Centre for Asian Legal Studies

CALS Seminar Series: Asia & International Law

Public Opinion on the Legal Status of Sexual Minorities in Singapore and Hong Kong
24 June 2016, Friday
10.00am - 12.00pm
Lee Sheridan Room, Eu Tong Seng Building, NUS (BTC)

Topic: Regulation of Same-Sex Sexual Conduct and Public Attitudes in Singapore
By Assistant Professor Lynette J. Chua

Chua's presentation is based on a recent random household survey that measures Singaporean attitudes on sexual regulation, particularly Section 377A of the Penal Code, the provision that criminalizes sexual conduct between men. It is the first that specifically studies public opinion on same-sex sexual conduct, its criminalization by Section 377A, the retention, enforcement, and repeal of Section 377A, as well as public knowledge about the law. The survey results and analysis are critical as the government places great importance on societal views in formulating its position on Section 377A. The presentation, drawn from a draft article, examines the survey results together with socio-legal scholarship to critically analyze the government's position, as well as the impact of the law itself on shaping public opinion.

Topic: Public opinions in Hong Kong on legislation against discrimination on the grounds o sexual orientation, gender identity and intersex status - debunking myths with empirical evidence
By Assistant Professor Yiu-tung Seun

Within debates about sexual citizenship, a certain myth assumes that 'Chinese values' and 'familial culture' render jurisdictions influenced by Chinese culture particularly conservative in terms of public opinions towards non-heterosexuality issues. This paper analyzes empirical public opinion data collected through mixed methods - including a territory-wide telephone survey with 1,005 respondents; qualitative findings collected from three public forums, 14 LGBTI focus groups, 13 public focus groups including those with strong concerns, as well as online and postal submission of opinions - from the 'Study on Legislation against Discrimination on the Grounds of Sexual Orientation, Gender Identity and Intersex Status' conducted by the Gender Research Centre, commissioned by the Equal Opportunities Commission, an independent statutory body of the Hong Kong government. First, the findings suggest that 'Chinese values' and 'familial culture' are subject to wide and varied interpretations and may not necessarily be negative towards non-heterosexuality issues. Second, it argues that there is a dramatic difference among different age groups in terms of their opinions on the issues, signaling a social paradigm shift. This means that the 'Chinese culture' is always in flux. This paper as a whole argues that the argument that a certain culture itself is necessarily conservative on sexuality issues warrants scrutiny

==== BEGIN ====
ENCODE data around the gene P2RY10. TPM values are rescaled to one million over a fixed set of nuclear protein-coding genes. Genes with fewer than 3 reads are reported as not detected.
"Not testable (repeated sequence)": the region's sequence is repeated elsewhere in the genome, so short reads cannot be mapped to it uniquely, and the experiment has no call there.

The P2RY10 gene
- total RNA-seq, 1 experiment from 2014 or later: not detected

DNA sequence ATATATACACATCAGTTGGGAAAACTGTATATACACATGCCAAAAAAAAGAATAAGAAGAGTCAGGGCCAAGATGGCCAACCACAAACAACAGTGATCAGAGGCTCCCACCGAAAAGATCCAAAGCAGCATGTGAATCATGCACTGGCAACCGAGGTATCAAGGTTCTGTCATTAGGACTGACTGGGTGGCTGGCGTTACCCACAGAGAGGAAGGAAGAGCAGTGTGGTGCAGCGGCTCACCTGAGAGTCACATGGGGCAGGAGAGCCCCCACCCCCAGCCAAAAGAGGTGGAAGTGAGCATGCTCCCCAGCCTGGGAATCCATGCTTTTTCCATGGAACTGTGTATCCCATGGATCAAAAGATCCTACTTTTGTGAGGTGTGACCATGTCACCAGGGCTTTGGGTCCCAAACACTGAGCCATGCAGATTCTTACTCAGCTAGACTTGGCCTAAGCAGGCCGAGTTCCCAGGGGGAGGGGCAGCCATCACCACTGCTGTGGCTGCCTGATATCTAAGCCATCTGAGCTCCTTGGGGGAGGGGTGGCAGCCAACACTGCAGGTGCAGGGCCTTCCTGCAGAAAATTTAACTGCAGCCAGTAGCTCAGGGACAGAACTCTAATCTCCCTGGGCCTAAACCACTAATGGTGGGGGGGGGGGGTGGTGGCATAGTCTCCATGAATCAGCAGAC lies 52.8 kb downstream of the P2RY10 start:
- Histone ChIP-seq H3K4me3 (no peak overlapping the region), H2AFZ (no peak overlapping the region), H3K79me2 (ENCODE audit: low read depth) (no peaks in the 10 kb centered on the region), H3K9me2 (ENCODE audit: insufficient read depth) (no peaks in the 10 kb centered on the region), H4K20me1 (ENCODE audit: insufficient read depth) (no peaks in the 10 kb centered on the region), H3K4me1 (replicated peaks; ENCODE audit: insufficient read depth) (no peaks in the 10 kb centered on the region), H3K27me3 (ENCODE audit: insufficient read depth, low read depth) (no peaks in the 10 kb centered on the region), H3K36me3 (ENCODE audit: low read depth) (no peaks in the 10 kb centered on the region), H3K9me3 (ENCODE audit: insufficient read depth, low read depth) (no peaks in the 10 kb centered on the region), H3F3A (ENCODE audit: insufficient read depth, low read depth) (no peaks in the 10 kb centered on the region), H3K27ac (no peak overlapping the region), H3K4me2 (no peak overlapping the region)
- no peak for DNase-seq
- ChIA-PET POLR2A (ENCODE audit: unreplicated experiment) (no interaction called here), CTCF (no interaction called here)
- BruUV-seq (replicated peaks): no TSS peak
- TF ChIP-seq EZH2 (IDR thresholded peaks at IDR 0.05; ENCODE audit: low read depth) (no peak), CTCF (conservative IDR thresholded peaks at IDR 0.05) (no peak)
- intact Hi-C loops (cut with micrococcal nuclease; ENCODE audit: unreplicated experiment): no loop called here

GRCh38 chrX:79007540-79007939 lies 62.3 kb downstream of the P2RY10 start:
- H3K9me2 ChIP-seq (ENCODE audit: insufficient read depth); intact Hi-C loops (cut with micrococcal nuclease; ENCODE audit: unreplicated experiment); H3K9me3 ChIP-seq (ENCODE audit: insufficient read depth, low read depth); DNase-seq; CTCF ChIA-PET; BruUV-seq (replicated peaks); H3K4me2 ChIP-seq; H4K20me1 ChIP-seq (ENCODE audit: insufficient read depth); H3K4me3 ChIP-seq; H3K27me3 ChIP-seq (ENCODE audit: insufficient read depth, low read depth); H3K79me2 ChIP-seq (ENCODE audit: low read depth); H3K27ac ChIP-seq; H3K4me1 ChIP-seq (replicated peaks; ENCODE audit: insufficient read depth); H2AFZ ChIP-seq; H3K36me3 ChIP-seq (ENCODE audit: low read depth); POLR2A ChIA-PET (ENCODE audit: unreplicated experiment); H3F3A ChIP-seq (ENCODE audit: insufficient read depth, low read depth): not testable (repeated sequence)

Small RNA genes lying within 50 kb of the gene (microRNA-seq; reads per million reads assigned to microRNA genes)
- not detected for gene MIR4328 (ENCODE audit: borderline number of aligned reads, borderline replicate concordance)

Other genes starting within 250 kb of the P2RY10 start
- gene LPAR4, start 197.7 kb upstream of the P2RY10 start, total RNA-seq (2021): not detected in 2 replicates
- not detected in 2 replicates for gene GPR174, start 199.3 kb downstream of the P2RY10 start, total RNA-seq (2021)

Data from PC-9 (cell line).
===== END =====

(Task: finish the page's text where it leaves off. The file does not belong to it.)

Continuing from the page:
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CALS Seminar Series: Chinese Law


CALS Seminar Series


UPCOMING EVENTS

Law and Society in Asia: Defining and Advancing the Field
Asian Law and Society Association Inaugural Conference

Singapore 22-23 September 2016
Faculty of Law, NUS (BTC)


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